So far, we’ve discussed the shift to remote-first from the employee perspective — what to put in place so you can take full advantage of the benefits of hiring remotely and your remote workforce can feel valued and included.
But there’s another dimension that needs to function optimally if you’re hiring remote workers, and that’s the HR component.
Interestingly, companies that hire remotely abroad will have to adopt a “remote-first” attitude for their international workforce, even if the parent company uses a different model, such as a hybrid or office-only work model.
Let’s review some key considerations for companies that make this shift.
1. An internationally effective recruitment and onboarding process
If you’re dealing with a global workforce, it’s essential to have a strong recruitment and onboarding process in place for hiring internationally. This includes digital tools for screening and interviewing candidates, as well as online platforms for delivering orientation and training.
2. Clear remote work policies formulated from an international perspective
Companies that hire globally need to establish comprehensive remote work policies that consider international regulations, diverse time zones, and cultural differences. These policies should cover aspects like work hours, communication standards, data security, and adherence to local employment laws.
3. A remote-oriented performance management system
Traditional in-office performance evaluation methods may not work well for remote international teams. Performance factors such as timeliness are often not the best in this situation.
Instead, HR will benefit from implementing a performance management system that focuses on measuring and providing feedback on objective outcomes and deliverables rather than on hours worked.
4. A global payroll and benefits administration platform
If your workforce is spread out across multiple countries, managing global payroll and benefits can be complex due to varying tax laws and benefits expectations. A related challenge is ensuring timely, accurate pay mechanisms in local currencies.
Global payroll and benefits management platforms such as Remote can help streamline this process and ensure compliance with local laws.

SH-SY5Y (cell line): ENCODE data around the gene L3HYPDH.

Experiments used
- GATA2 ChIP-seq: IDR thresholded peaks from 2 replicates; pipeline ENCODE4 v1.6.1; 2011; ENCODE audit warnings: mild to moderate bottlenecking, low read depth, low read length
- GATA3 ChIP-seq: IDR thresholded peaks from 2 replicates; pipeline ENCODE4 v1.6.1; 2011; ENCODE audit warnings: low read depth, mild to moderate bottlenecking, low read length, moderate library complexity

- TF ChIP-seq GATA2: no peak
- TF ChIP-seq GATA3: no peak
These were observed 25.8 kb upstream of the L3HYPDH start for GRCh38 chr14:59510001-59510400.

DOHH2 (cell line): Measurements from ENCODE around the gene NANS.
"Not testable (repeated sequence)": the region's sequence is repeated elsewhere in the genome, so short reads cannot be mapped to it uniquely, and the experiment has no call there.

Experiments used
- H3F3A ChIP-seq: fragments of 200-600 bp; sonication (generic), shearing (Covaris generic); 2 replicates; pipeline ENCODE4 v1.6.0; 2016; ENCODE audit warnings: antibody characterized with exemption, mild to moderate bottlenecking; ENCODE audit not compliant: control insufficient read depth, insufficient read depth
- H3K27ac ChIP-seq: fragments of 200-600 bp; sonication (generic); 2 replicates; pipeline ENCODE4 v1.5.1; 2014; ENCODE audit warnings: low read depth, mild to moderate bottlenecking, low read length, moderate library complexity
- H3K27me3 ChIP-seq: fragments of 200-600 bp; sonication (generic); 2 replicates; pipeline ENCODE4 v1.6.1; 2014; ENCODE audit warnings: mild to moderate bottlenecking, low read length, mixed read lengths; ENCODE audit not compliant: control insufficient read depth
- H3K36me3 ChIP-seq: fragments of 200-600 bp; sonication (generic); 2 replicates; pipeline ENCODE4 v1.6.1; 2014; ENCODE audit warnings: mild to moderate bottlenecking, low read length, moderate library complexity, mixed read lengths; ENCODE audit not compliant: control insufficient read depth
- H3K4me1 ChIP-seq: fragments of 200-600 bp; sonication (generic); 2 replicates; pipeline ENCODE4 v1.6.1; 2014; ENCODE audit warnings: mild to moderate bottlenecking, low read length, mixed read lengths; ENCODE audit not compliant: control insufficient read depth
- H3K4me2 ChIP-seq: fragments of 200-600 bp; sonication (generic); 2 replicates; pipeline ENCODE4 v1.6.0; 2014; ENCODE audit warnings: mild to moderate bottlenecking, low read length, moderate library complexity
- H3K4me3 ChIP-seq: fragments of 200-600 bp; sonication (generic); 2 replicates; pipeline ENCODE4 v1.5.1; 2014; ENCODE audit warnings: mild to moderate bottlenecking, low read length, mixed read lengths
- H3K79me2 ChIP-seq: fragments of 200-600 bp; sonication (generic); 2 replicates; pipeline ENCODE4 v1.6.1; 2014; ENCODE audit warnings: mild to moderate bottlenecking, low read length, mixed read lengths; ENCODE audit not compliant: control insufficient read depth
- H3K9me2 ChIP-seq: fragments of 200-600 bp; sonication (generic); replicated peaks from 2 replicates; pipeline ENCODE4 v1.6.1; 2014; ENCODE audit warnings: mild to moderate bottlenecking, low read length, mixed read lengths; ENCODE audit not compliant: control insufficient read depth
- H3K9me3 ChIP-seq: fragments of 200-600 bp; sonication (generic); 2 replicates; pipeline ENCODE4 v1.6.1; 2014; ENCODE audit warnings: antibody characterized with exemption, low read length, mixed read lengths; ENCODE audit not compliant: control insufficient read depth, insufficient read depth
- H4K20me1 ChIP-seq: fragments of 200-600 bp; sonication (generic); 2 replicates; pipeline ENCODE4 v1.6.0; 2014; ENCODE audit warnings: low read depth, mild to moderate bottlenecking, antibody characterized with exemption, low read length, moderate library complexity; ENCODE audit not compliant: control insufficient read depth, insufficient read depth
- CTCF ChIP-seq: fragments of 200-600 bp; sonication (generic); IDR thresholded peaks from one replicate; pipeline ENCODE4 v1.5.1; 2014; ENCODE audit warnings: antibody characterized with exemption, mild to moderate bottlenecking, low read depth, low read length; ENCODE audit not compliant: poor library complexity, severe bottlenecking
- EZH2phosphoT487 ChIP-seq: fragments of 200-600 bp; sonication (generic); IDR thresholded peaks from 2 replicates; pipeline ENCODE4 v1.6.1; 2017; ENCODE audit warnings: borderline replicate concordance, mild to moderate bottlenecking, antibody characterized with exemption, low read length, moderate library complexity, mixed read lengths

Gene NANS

5. HR analytics
Finally, good HR analytics are extremely important in a remote workforce. Allow access to tools that provide insights into remote employee engagement, productivity, and turnover so your company management can make informed operational decisions.
The insights these analytics produce can also help your HR team create best-practice strategies for cultivating your top talent around the world and helping them pursue meaningful career paths in the company. Essentially, they help you build and keep a high-performing remote workforce.
Your international HR options: A quick overview
Navigating the complexities of an international remote workforce requires a comprehensive strategy that involves both state-of-the-art HR technologies and expert processes.
Here are the main avenues to explore:
Setting up an international legal entity
This is a direct approach where your company creates a legal presence in each country you wish to hire in. Ideally, you’d combine this with implementing a robust Human Resource Information System (HRIS) that can handle the international HR dimension.
While establishing international entities offers more control, it also comes with the weighty responsibility of understanding and adhering to local labor laws, tax implications, and other regulatory requirements. Plus, it’s a costly process that’s best suited for large enterprises that firmly establish themselves in a foreign market.
Partnering with an employer of record
An employer of record (EOR) is a third-party middleman that hires international workers on your behalf. They perform this service via offices they’ve established in foreign countries or through partnerships. They also handle all the legalities and ensure compliance with local regulations. This is a favored option for businesses looking to venture into global hiring without the administrative burden of creating a legal entity abroad.
Using a global HR platform
Global HR platforms such as Remote offer a fusion of global recruitment support and compliance assurance. They simplify the intricate maze of international hiring, local labor laws, payroll, taxes, and benefits. This solution is perfect for not only startups but also mature businesses looking to expand their talent pool internationally without the overhead of establishing their own international legal presence.
Equipping your business for global remote hiring is about choosing the method that aligns best with your company’s vision, capacity, and growth strategy.
Remote-first: A perspective that can help your business thrive
Building a “remote-first” company takes some serious effort and an equally serious change in perspective. But done well, this change can make a huge difference in the success of your business.
Use the steps we’ve outlined in this guide to assess your company’s readiness to go remote-first. Then, once you’re ready to make the switch, invest in the right kinds of technology to build your ideal remote-first systems.